The light was green. Yijing Chen remembers it clearly. What happened next was a blur of noise and pain, a nightmare that changed her life forever.
It was June 5, 2016, a sleepy Sunday night in Calabasas, California, north of Malibu. Chen, a Pepperdine MBA student, and her mother, Hongfen Shen, were walking hand-in-hand to the grocery store, a trip they’d made often during the mother’s visit from China. They stepped into the crosswalk along Las Virgenes Road, walking south across the on-ramp to the Ventura Highway.
They were halfway across when they were hit by the truck.
The 2015 Chevy Silverado was black, which may have made it harder to see at 8:30 p.m. on a quiet Calabasas night. Chen doesn’t remember the impact so much as the sound — “a noise like an engine” — and the feeling of her mother’s hand being ripped from her own. At the same time she herself was violently flung to the pavement.
“I was pulled beneath the bumper of a huge truck and run over,” Chen remembers. “I watched as the truck’s wheels crushed my mum beneath them two to three times more. I will never get that image out of my head.”
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Chen had just completed her first year at Pepperdine’s Graziadio School of Business and Management, where she concentrated in Finance and Digital Information and Information Systems. A native of Hangzhou, China, she planned on a career as an analyst for an investment bank and had chosen Pepperdine over the University of Texas-Dallas because of scholarships — Pepperdine offered about $80,000, all but a few thousand of the total — as well as rank, study-abroad opportunities, and because Southern California appealed to her more than Texas.
Chen’s mother — her only family in her hometown, as her father had died in 2014 — came in April 2016 for a lengthy visit that was scheduled to end in August. It took all of Chen’s financial aid to help her mother with the move. “We didn’t have much, but we were so happy to be together again,” she says. They vacationed together that spring in San Diego, Las Vegas, the Grand Canyon, and Griffith Observatory in Los Angeles, snapping smiling photos everywhere they went.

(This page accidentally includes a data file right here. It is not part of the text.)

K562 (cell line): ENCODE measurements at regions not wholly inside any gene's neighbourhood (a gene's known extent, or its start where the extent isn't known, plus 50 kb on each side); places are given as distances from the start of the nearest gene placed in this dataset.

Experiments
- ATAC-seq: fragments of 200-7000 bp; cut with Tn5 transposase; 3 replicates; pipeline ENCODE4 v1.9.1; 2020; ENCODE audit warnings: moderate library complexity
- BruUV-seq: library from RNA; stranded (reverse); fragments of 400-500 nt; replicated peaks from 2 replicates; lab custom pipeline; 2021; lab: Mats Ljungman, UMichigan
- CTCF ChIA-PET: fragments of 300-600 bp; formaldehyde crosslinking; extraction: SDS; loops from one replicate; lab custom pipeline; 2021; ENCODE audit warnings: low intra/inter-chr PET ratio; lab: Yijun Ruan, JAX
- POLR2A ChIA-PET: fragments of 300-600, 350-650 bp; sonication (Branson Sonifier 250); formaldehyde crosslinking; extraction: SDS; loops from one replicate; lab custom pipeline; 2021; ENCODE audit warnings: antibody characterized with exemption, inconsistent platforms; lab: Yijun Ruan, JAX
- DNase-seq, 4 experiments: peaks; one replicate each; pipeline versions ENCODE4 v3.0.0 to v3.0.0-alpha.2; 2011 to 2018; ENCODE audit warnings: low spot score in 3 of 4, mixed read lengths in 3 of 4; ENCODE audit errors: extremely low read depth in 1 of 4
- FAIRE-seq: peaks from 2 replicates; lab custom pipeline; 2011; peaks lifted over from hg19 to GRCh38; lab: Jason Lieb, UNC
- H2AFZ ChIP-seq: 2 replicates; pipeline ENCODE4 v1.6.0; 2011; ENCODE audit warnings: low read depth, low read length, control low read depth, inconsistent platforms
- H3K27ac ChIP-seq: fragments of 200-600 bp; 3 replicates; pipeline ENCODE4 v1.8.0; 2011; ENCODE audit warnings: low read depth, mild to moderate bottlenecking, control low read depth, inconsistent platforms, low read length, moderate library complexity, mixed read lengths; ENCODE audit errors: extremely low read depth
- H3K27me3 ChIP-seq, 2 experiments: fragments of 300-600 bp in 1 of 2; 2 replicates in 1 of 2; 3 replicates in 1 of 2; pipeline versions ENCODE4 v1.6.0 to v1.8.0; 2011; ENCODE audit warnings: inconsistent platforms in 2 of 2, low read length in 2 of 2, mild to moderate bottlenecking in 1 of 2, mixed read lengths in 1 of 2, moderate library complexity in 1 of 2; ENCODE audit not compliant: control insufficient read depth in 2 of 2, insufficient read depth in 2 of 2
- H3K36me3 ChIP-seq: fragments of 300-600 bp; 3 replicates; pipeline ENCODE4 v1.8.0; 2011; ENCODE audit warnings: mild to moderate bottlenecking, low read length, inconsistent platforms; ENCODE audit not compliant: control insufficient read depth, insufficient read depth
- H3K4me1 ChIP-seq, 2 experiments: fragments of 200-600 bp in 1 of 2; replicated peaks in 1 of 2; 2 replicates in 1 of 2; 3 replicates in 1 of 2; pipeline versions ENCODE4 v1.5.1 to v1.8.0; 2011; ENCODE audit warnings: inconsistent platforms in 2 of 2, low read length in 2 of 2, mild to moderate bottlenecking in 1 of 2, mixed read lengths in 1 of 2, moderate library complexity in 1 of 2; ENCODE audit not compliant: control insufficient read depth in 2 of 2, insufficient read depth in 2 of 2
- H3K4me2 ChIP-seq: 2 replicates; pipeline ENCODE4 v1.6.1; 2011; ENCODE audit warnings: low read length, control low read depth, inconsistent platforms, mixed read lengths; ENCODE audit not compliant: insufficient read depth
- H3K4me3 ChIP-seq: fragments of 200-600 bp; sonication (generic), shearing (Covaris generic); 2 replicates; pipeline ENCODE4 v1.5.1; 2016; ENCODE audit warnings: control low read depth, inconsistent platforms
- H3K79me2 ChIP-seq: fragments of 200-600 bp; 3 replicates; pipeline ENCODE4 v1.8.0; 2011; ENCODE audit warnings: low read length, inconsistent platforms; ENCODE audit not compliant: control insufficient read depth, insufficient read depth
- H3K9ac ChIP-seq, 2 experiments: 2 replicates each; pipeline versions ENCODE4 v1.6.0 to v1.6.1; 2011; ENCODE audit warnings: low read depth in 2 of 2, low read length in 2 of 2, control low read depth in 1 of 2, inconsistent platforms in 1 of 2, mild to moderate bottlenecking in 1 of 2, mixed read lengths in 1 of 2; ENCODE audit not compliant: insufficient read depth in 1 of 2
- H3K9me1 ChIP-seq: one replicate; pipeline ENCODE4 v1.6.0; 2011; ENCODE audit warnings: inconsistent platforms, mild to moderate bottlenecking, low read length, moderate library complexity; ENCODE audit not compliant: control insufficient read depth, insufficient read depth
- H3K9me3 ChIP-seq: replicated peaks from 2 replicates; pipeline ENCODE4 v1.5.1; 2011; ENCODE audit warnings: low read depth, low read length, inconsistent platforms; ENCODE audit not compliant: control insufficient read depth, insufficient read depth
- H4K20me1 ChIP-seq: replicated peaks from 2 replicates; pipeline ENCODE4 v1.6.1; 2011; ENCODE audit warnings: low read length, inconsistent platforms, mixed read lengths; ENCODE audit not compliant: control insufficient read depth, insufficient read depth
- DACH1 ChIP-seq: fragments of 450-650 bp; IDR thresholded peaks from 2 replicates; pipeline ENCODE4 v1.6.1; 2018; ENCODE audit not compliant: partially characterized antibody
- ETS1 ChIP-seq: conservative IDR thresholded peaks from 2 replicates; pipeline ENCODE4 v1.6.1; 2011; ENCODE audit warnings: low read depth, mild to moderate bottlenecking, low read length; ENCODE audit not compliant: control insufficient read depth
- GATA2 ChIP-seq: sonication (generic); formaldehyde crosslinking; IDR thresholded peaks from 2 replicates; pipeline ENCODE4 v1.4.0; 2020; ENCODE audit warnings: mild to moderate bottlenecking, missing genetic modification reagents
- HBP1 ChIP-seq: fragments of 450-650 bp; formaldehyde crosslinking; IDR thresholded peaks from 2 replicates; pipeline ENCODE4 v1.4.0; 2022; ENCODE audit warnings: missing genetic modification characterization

But they also enjoyed doing more routine things, going to parks and malls and supermarkets. They went everywhere together, Chen says. They were best friends.
On June 5, 2016, they were on their way to get groceries at Albertson’s. “We held hands,” Chen says, “because we were best friends and loved each other so much.”
‘I WAS SCREAMING AND CRYING, TRYING TO GET TO MY MUM’
Police would later say, after a yearlong investigation, that the driver of the truck that hit Yijing Chen and Hongfen Shen was neither drunk nor on drugs. She had not been on her cell phone. All these things might have worsened her eventual punishment. Instead, they concluded, she had been distracted by her dog.
The truck hit Shen full-on, dragging her under its wheels. Her torso was crushed, damaged so badly that a doctor later told Chen he had never seen such terrible internal bleeding. Shen, 53, would die in the hospital five days later.
Chen was clipped by the truck’s rear bumper, fracturing her left leg. She later learned that her leg bone was protruding from her thigh, but at the time she was so in shock that she didn’t realize the extent of her own injury. “The truck drove over us,” Chen remembers, “and finally stopped. I was screaming and crying, trying to get to my mum, who was not conscious. I saw a woman get out of the truck, and I thought she was going to help us, to help my mum. But she did not. Instead, she screamed at us, ‘Why you guys were here?’ I was shocked and I begged her, ‘Please help my mommy! Please! Call 9-1-1! PLEASE!’ But she did not.
“I tried to get up and walk to my mum, but my legs would not work. I did not know it then, but my bone was coming out of my leg, and I collapsed. So I dragged myself with my hands across the road to my mum.”
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